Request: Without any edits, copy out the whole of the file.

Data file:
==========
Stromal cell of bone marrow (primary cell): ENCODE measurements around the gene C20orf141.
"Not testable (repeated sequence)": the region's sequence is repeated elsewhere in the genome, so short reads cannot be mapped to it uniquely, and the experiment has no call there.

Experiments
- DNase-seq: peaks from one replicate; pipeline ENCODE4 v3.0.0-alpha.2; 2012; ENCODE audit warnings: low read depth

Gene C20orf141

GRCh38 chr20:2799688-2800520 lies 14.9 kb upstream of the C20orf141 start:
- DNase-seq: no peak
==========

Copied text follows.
Stromal cell of bone marrow (primary cell): ENCODE measurements around the gene C20orf141.
"Not testable (repeated sequence)": the region's sequence is repeated elsewhere in the genome, so short reads cannot be mapped to it uniquely, and the experiment has no call there.

Experiments
- DNase-seq: peaks from one replicate; pipeline ENCODE4 v3.0.0-alpha.2; 2012; ENCODE audit warnings: low read depth

Gene C20orf141

GRCh38 chr20:2799688-2800520 lies 14.9 kb upstream of the C20orf141 start:
- DNase-seq: no peak